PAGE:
Hello, my name is Corey Smith and I am the conservator here at the Ah-Tah-Thi-Ki Museum. We are extremely lucky to have a conservation position at the Ah-Tah-Thi-Ki Museum, because most museums of our size do not have the ability to have this position. Since one of the main goals of our museum is to preserve Seminole Cultural Heritage, conservation is an important component to have at the museum.

Hello, my name is Corey Smith and I am the conservator here at the Ah-Tah-Thi-Ki Museum.  We are extremely lucky to have a conservation position at the Ah-Tah-Thi-Ki Museum, because most museums of our size do not have the ability to have this position.  Since one of the main goals of our museum is to preserve Seminole Cultural Heritage, conservation is an important component to have at the museum.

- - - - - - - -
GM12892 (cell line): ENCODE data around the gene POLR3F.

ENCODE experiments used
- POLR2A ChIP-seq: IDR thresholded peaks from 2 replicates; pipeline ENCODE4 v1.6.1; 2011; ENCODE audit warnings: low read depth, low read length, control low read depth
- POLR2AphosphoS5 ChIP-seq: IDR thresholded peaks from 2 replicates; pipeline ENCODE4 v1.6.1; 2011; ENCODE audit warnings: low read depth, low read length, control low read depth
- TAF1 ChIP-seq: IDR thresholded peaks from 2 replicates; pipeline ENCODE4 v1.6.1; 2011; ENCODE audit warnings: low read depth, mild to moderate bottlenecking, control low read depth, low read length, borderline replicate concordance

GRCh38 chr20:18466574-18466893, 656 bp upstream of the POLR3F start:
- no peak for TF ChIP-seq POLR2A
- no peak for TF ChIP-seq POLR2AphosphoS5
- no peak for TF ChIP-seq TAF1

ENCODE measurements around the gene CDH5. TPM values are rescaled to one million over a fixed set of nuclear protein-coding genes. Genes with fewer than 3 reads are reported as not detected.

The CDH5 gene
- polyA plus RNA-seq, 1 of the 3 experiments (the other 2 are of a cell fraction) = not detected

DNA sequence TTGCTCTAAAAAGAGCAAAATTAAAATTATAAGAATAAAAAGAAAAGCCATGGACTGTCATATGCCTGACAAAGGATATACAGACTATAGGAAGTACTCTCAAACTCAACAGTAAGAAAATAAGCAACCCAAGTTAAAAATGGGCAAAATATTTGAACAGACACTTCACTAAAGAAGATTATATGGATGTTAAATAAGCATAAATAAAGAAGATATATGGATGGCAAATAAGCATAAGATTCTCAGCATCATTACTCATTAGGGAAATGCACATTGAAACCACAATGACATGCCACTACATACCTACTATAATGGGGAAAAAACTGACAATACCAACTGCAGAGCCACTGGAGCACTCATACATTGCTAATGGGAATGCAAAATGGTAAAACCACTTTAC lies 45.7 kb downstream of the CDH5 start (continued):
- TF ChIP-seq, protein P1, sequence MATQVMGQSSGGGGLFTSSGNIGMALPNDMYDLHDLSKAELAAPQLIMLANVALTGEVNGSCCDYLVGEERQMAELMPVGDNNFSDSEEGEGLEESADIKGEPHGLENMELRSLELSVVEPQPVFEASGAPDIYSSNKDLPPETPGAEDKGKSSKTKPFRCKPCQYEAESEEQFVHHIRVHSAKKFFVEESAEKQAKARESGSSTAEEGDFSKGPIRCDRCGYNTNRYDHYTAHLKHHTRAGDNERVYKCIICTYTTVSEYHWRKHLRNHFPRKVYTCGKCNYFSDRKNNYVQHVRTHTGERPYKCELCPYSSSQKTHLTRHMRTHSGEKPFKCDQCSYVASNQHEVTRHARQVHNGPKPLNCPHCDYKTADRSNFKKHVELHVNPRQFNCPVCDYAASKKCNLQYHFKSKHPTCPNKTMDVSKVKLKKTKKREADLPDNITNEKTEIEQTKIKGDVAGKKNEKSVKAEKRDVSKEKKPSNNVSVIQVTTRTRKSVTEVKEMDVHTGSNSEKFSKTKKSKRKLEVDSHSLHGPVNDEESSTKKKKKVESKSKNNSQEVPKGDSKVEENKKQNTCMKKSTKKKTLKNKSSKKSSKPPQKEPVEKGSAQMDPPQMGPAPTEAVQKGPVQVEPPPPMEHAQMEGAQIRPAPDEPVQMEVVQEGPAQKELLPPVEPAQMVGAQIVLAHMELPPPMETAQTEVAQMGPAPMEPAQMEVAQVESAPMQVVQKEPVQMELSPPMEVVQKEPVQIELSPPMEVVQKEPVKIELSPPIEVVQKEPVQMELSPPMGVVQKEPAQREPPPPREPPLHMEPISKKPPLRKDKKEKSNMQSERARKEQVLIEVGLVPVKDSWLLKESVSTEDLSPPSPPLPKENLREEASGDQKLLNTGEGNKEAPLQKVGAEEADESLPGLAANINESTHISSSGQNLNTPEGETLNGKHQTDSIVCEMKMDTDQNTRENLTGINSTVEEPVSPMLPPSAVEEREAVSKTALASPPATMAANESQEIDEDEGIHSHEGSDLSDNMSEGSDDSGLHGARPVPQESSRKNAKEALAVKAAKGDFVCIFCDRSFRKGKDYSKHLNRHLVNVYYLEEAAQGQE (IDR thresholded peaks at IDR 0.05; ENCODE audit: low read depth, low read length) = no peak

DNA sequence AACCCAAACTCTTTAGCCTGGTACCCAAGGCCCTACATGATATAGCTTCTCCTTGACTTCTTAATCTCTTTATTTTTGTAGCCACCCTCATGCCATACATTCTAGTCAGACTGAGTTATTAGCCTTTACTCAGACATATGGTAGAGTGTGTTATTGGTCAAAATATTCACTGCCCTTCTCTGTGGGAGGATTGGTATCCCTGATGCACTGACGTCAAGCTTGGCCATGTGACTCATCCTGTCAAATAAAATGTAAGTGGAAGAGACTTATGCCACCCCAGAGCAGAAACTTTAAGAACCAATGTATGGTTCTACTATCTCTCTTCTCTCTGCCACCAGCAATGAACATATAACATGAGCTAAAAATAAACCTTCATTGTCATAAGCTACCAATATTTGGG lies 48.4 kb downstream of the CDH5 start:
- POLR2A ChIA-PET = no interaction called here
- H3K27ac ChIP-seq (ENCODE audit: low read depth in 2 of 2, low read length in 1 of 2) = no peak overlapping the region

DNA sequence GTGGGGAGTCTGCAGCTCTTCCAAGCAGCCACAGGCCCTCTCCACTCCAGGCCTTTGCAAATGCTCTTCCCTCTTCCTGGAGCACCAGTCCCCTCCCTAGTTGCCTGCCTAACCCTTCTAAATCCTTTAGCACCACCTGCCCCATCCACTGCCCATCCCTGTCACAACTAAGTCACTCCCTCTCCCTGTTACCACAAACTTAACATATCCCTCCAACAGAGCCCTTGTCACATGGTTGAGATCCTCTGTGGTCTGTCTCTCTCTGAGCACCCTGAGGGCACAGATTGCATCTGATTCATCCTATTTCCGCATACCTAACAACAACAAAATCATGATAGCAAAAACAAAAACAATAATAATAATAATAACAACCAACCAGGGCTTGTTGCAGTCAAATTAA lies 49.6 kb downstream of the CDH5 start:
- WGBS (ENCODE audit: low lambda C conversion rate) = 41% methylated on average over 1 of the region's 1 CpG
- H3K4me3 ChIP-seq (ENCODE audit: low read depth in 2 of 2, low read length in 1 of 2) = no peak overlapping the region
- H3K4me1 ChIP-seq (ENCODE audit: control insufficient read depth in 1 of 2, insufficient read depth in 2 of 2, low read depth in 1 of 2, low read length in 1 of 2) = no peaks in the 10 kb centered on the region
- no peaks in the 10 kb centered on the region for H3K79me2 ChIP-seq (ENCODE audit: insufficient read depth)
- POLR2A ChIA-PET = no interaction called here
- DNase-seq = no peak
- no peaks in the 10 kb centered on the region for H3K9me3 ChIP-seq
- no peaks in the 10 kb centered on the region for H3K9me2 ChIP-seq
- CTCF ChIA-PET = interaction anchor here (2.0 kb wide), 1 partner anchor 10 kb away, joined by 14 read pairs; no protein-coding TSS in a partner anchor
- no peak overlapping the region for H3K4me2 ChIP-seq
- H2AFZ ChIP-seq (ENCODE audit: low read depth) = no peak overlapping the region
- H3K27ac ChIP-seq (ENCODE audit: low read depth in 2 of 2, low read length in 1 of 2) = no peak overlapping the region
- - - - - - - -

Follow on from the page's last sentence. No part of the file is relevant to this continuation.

Corey in the Lab
Corey Smith treating one of our historic canoes.

When I speak of conservation, I am referring to art conservation not environmental conservation, which is a very common misunderstanding. Although I do like trees quite a bit and the wildlife out here on the Big Cypress Reservation is incredible (more on this later), my job at the museum involves object and textile conservation.  Conservation, in the most general terms, is the process of stabilizing artifacts through examination, documentation, and treatment of the artifact’s internal conditions (the chemical composition and physical structure) and external conditions (the museum environment and storage conditions). 

Most materials on earth will return to dust at some point.  It is my job as a conservator to slow this process down and preserve the original material of an artifact as it exists today.  Many factors, both natural and those created by humans, can cause an artifact to deteriorate.  Insect damage, pollution, accidents and extremes in light levels, temperature or humidity can accelerate deterioration.  The conservator must recognize these issues and minimize the effects that they have upon the collection within their care.